The Egyptian Interior Ministry published three photos on its Facebook page Thursday night along with a new version of events in the death of Italian doctoral student Giulio Regeni. On a silver tray, his passport is laid open to the first page, next to student IDs and a credit card. In another image, a cell phone is shown being held, inexplicably, by a child.
These objects, the ministry claims, were discovered in a duffle bag belonging to a criminal gang “specializing in impersonating policemen, kidnapping foreigners and stealing their money.”
What evidence connects this gang to Regeni? His personal belongings, they allege, were found in the house of the sister of one of the gang members. The fake police uniforms would explain why witnesses reported seeing Regeni, on the evening of Jan. 25, the fifth anniversary of the Tahrir Square revolution, being taken away by police officers.
The four alleged criminals will not have a say in this. They were all killed by Egyptian police inside a minibus in Cairo. Local media published photos of the bullet-riddled vehicle and the bodies of the alleged perpetrators, identified as Tarek Abdel Fattah, 52, his son Saad Abdel, 26, Mostafa Bakr, 60, and Salah Ali, 40. The lifeless body of a fifth man was in the rear of the minibus, together with two guns and police badges.
Tarek Abdel Fattah’s sister, Rasha, gave a statement to the Egyptian investigators that “Giulio Regeni was killed because he resisted the robbery.” A statement that does not in any way explain the obvious signs of prolonged torture on Regeni’s body.
Raising further doubts about the veracity of the Interior Ministry’s version, the British newspaper The Guardian asked ministry spokesman General Hathem Fathy why a child’s hands appear in one of the photos. Fathy’s answer: No child was present.
If Cairo hopes to foist this “truth” on Italy and the world, it will have to do better. All the obvious questions remain unanswered: Why would a gang of criminals kidnap a foreign citizen on the night of the anniversary of the revolution, a time when soldiers were deployed to every corner of the capital? Why would they have used such atrocious torture methods before killing him? Why did they hold him hostage for nine days only to kill him later? And why not get rid of his belongings, a clear sign of guilt?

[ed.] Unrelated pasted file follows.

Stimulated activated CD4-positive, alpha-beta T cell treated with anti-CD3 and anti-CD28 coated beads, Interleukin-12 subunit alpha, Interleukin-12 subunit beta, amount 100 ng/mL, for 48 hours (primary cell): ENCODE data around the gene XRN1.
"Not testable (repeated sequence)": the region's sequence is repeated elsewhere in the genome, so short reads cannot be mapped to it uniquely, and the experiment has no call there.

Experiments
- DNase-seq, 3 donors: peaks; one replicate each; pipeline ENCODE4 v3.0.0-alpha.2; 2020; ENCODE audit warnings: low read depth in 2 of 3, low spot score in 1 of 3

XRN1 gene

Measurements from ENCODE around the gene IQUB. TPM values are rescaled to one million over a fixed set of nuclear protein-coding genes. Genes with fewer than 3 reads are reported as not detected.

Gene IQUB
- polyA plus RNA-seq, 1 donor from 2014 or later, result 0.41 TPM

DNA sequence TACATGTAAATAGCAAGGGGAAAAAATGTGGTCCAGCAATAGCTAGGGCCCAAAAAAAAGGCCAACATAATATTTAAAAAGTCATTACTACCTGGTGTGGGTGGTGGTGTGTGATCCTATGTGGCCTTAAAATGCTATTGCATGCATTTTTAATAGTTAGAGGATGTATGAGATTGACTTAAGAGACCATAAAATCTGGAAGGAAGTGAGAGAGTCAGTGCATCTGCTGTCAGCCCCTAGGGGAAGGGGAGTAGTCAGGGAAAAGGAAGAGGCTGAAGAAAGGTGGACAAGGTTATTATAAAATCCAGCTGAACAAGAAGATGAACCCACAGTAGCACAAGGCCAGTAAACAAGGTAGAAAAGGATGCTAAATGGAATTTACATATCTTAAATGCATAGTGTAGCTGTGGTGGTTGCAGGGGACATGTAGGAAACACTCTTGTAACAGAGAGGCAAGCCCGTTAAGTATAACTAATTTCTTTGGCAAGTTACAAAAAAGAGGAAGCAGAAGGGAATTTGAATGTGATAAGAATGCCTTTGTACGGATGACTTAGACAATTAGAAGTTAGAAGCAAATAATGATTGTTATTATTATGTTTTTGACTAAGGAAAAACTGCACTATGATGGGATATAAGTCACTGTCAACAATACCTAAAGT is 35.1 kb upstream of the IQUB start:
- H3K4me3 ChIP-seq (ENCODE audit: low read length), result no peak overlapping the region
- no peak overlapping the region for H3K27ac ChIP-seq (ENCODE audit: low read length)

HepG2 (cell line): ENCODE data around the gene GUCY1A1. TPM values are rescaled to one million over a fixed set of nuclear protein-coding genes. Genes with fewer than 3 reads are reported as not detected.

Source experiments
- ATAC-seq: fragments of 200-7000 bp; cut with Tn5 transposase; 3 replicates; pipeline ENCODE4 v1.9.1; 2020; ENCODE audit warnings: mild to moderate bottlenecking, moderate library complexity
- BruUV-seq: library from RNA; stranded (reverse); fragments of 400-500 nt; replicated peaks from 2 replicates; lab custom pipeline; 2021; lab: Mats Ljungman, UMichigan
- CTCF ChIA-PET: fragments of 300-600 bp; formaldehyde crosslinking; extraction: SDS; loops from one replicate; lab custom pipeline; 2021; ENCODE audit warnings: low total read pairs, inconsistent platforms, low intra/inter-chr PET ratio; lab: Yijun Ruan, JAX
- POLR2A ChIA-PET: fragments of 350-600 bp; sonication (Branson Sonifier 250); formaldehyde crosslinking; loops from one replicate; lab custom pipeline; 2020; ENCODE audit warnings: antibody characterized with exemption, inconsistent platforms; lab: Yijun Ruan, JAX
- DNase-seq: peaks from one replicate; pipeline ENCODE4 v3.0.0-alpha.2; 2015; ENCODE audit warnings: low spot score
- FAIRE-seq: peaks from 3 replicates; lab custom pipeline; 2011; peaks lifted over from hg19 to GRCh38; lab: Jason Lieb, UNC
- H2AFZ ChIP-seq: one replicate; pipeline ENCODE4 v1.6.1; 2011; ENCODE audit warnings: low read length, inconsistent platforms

The ministry has not formally assigned responsibility for Regeni’s death to the massacred men in the minibus. They’ve only tossed out another piece of the puzzle: some documents, police uniforms, the scourge of crime. The Egyptian intelligence services must have felt the weight of the suspicion toward them. So much for the transparent investigation President Abdel Fattah el-Sisi promised.
On Wednesday, el-Sisi ordered 10 cabinet ministers out of their jobs, but not the interior minister. Magdi Abdel Ghaffar fared in style. He won’t be held accountable for his legal responsibility for the gaps in the investigation or his political responsibility for the institutionalized violence of the police and secret services.
Leaving Ghaffar in office sends a crystal-clear message to the Egyptian people: El-Sisi approves of the police, the censorship, the violence. Those who pay the price are the opposition, activists, NGOs and independent media, silenced by a police state and the impunity that the West guarantees the Egyptian dictatorship. Cairo is a faithful friend, a position built thanks to the threat of Islamic terrorism. Egypt has the central role in the Libyan conflict, with economic and military alliance with another Western pillar, Saudi Arabia.
And while Italian investigators in Cairo this week reiterated that “the case is not closed” and that nothing connects the alleged gang with Regeni’s death, Italy at the same time is strengthening economic relations with Egypt. Pasqualino Monti, commissioner of the Civitavecchia Port Authority, met with the minister for economic affairs in Cairo to begin cooperation on fruit and vegetable trade.